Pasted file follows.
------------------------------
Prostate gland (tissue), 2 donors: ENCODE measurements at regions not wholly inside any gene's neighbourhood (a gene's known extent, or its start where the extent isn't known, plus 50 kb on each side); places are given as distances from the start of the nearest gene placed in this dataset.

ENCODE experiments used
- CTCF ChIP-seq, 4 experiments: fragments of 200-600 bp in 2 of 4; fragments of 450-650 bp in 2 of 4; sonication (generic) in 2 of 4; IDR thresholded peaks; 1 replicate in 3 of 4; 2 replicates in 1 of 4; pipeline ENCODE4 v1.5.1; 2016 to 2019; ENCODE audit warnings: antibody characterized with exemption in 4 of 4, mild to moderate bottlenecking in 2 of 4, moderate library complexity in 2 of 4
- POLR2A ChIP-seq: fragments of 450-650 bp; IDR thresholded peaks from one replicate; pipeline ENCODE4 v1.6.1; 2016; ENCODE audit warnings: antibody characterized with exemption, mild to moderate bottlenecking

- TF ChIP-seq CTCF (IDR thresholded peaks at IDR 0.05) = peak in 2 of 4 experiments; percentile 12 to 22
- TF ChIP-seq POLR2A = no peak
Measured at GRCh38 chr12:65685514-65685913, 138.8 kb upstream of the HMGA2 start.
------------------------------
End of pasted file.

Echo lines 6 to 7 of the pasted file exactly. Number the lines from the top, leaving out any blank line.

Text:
- TF ChIP-seq POLR2A = no peak
Measured at GRCh38 chr12:65685514-65685913, 138.8 kb upstream of the HMGA2 start.